It’s perhaps not sporting to mock the New York Times when it tries to address Christianity. Pointing out the mistakes seems like piling on. But every once in a while it’s good to note how little the Paper of Record seems to know about Christianity and Christian history, if only to remind oneself of the unfortunate path to ignorance our culture seems to be taking. Besides, sometimes it’s too much fun to resist.
For example, a couple weeks ago, art critic Holland Cotter reviewed a new exhibition on Jerusalem, “Jerusalem 1000-1400: Every People under Heaven,” at New York’s Metropolitan Museum of Art. Cotter has a Pulitzer Prize for criticism, so you’d think he’d know a thing or two—basic facts about world religions, history, that sort of thing. It’s surprising, therefore, to read this passage in his review:
Three major faiths have laid claim to that city. For Jews, it’s the place where, at the End of Days, the Messiah will appear; rebuild the Holy Temple, twice-destroyed; and sort out the righteous from the rest. For Muslims, the city is sacred as the point from which the Prophet Muhammad, after a miraculous night flight from Mecca, began a tour of heaven. To Christians, Jerusalem is a giant walk-through reliquary of Jesus’ life and death, with every street, every stone, soaked in his aura.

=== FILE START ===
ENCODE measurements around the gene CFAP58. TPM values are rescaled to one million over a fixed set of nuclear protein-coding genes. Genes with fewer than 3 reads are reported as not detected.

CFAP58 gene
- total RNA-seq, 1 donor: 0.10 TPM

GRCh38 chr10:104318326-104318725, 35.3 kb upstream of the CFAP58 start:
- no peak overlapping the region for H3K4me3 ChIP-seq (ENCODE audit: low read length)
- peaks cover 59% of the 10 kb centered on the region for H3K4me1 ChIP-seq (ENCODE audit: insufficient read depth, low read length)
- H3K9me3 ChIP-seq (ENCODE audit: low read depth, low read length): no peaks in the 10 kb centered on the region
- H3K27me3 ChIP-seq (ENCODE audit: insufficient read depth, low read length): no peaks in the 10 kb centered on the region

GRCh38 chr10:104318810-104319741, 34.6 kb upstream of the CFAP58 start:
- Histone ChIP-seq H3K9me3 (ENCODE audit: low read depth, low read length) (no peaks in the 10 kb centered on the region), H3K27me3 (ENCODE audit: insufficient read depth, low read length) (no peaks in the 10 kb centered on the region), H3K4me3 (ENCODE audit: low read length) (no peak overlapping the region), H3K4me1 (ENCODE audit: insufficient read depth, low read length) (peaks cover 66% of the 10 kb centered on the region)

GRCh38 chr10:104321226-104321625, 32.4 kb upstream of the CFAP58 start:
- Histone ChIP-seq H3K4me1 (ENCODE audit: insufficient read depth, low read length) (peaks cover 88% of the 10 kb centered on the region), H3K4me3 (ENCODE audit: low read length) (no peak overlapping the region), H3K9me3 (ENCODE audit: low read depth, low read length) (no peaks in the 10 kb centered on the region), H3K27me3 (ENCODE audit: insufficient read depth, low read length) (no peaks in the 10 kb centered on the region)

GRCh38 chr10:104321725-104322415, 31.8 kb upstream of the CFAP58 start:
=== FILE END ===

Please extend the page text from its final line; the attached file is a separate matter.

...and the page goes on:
Jesus’s “life and death”? Actually, according to the Gospel accounts, Jesus didn’t spend a lot of time in the city, except for one or two important episodes. Most of his life he spent in Galilee. And “death”? It’s true that Jesus died in the city. But wasn’t there something else important that happened to him in Jerusalem, according to Christian belief? Think about it, I bet you know. Right—the Resurrection, the central event of the Christian faith.
The Resurrection, not Jesus’s “life and death,” explains why Christians revere Jerusalem. It explains why they built the Church of the Holy Sepulcher, the most important Christian pilgrimage site in the world, in Jerusalem, right above the place where they believe Jesus rose from the dead. It’s why Christians down the centuries have sacrificed so much to travel to Jerusalem and why all the major Christian communions have striven, often against long odds, to maintain a foothold there. The Resurrection is not a minor doctrine. To omit it is to miss the basic teaching of Christianity, one that has had a huge impact on Western history, thought, and culture—including, of course, Western art.
It’s odd, therefore, that a Pulitzer Prize-winning art critic would miss the point, and that the Times’s culture editors wouldn’t notice the omission. It can’t be because the Times was trying to avoid offending non-Christians by referring to a miracle only Christians accept as true. The Night Journey and the expected return of the Messiah are also sectarian miracles that only believers accept (or expect). Indeed, Cotter presents them as such, and the Times lists them without hesitation. If one were trying to be objective, one could simply write the factual statement, “Christians believe that Christ’s Resurrection took place in Jerusalem,” and leave it at that. No one could be offended.